MkParseDisplayName function (objbase.h)

Converts a string into a moniker that identifies the object named by the string.

This function is the inverse of the IMoniker::GetDisplayName operation, which retrieves the display name associated with a moniker.


HRESULT MkParseDisplayName(
  [in]  LPBC      pbc,
  [in]  LPCOLESTR szUserName,
  [out] ULONG     *pchEaten,
  [out] LPMONIKER *ppmk


[in] pbc

A pointer to the IBindCtx interface on the bind context object to be used in this binding operation.

[in] szUserName

A pointer to the display name to be parsed.

[out] pchEaten

A pointer to the number of characters of szUserName that were consumed. If the function is successful, *pchEaten is the length of szUserName; otherwise, it is the number of characters successfully parsed.

[out] ppmk

The address of the IMoniker* pointer variable that receives the interface pointer to the moniker that was built from szUserName. When successful, the function has called AddRef on the moniker and the caller is responsible for calling Release. If an error occurs, the specified interface pointer will contain as much of the moniker that the method was able to create before the error occurred.

Return value

This function can return the standard return value E_OUTOFMEMORY, as well as the following values.

Return code Description
The parse operation was successful and the moniker was created.
Error in the syntax of a file name or an error in the syntax of the resulting composite moniker.

This function can also return any of the error values returned by IMoniker::BindToObject, IOleItemContainer::GetObject, or IParseDisplayName::ParseDisplayName.


The MkParseDisplayName function parses a human-readable name into a moniker that can be used to identify a link source. The resulting moniker can be a simple moniker (such as a file moniker), or it can be a generic composite made up of the component moniker pieces. For example, the display name "c:\mydir\somefile!item 1"

could be parsed into the following generic composite moniker: FileMoniker based on "c:\mydir\somefile") + (ItemMoniker based on "item 1").

The most common use of MkParseDisplayName is in the implementation of the standard Links dialog box, which allows an end user to specify the source of a linked object by typing in a string. You may also need to call MkParseDisplayName if your application supports a macro language that permits remote references (reference to elements outside of the document).

Parsing a display name often requires activating the same objects that would be activated during a binding operation, so it can be just as expensive (in terms of performance) as binding. Objects that are bound during the parsing operation are cached in the bind context passed to the function. If you plan to bind the moniker returned by MkParseDisplayName, it is best to do so immediately after the function returns, using the same bind context, which removes the need to activate objects a second time.

MkParseDisplayName parses as much of the display name as it understands into a moniker. The function then calls IMoniker::ParseDisplayName on the newly created moniker, passing the remainder of the display name. The moniker returned by ParseDisplayName is composed onto the end of the existing moniker and, if any of the display name remains unparsed, ParseDisplayName is called on the result of the composition. This process is repeated until the entire display name has been parsed.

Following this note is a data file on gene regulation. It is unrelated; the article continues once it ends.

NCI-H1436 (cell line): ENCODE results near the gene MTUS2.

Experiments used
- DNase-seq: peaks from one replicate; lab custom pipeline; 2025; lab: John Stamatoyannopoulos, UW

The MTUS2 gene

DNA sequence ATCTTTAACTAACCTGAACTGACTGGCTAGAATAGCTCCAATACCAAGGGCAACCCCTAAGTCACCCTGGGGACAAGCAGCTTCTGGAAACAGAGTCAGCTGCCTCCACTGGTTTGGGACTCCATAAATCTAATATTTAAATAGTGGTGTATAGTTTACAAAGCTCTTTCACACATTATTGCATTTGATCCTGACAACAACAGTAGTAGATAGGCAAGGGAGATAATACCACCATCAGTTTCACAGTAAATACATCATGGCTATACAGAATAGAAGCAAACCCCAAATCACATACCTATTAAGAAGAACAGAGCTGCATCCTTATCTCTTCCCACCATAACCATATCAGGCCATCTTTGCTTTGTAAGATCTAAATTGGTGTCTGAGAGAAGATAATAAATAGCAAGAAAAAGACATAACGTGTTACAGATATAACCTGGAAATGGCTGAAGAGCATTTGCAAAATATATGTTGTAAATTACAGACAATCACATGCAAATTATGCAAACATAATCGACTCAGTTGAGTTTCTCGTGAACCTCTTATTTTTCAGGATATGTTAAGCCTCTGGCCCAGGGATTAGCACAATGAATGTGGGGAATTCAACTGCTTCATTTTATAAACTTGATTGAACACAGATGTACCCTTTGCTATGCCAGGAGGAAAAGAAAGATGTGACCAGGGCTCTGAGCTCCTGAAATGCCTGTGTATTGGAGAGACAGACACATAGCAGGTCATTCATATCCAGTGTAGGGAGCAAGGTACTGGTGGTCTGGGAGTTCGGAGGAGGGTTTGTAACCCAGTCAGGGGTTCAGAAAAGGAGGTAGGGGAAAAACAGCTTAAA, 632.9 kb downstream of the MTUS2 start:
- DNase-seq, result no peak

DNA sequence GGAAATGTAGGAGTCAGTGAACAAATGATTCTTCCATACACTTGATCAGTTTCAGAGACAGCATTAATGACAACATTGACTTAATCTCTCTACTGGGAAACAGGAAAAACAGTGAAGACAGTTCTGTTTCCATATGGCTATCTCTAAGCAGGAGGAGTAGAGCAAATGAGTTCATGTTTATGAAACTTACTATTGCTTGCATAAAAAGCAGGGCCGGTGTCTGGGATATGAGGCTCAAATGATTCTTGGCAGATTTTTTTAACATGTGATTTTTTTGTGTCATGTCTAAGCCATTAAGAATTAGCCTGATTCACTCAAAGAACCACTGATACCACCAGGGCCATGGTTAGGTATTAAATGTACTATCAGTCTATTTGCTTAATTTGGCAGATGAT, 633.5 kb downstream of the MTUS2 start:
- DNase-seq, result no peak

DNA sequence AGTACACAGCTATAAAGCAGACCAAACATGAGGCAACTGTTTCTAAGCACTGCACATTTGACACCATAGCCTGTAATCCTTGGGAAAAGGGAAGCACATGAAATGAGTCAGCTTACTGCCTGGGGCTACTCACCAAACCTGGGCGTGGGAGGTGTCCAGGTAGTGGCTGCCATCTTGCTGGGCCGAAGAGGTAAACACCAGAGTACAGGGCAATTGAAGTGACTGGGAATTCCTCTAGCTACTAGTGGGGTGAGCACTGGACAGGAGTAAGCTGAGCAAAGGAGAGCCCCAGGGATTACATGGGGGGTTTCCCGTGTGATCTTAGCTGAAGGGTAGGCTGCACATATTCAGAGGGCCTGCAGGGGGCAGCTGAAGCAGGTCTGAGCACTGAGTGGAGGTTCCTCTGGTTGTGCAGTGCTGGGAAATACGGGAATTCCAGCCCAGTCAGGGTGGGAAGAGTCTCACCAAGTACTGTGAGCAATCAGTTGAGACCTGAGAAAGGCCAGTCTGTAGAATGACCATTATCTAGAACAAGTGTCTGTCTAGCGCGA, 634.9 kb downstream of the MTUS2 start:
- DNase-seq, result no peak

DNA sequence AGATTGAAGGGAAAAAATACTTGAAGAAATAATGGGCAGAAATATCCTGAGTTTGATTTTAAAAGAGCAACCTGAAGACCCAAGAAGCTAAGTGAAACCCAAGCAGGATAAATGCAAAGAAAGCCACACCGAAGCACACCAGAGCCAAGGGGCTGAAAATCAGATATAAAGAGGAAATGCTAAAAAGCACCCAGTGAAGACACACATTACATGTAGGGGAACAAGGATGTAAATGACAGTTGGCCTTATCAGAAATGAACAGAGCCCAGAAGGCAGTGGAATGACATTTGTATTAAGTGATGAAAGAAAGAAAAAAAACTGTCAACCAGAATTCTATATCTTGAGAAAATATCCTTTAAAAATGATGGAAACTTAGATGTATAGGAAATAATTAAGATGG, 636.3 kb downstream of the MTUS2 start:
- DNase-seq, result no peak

MkParseDisplayName attempts the following strategies to parse the beginning of the display name, using the first one that succeeds:

  1. The function looks in the Running Object Table for file monikers corresponding to all prefixes of the display name that consist solely of valid file name characters. This strategy can identify documents that are as yet unsaved.
  2. The function checks the maximal prefix of the display name, which consists solely of valid file name characters, to see if an OLE 1 document is registered by that name. In this case, the returned moniker is an internal moniker provided by the OLE 1 compatibility layer of OLE 2.
  3. The function consults the file system to check whether a prefix of the display name matches an existing file. The file name can be drive-absolute, drive-relative, working-directory relative, or begin with an explicit network share name. This is the common case.
  4. If the initial character of the display name is '@', the function finds the longest string immediately following it that conforms to the legal ProgID syntax. The function converts this string to a CLSID using the CLSIDFromProgID function. If the CLSID represents an OLE 2 class, the function loads the corresponding class object and asks for an IParseDisplayName interface pointer. The resulting IParseDisplayName interface is then given the whole string to parse, starting with the '@'. If the CLSID represents an OLE 1 class, then the function treats the string following the ProgID as an OLE1/DDE link designator having filename|item syntax.


Minimum supported client Windows 2000 Professional [desktop apps | UWP apps]
Minimum supported server Windows 2000 Server [desktop apps | UWP apps]
Target Platform Windows
Header objbase.h
Library Ole32.lib
DLL Ole32.dll
API set ext-ms-win-com-ole32-l1-1-1 (introduced in Windows 8.1)

See also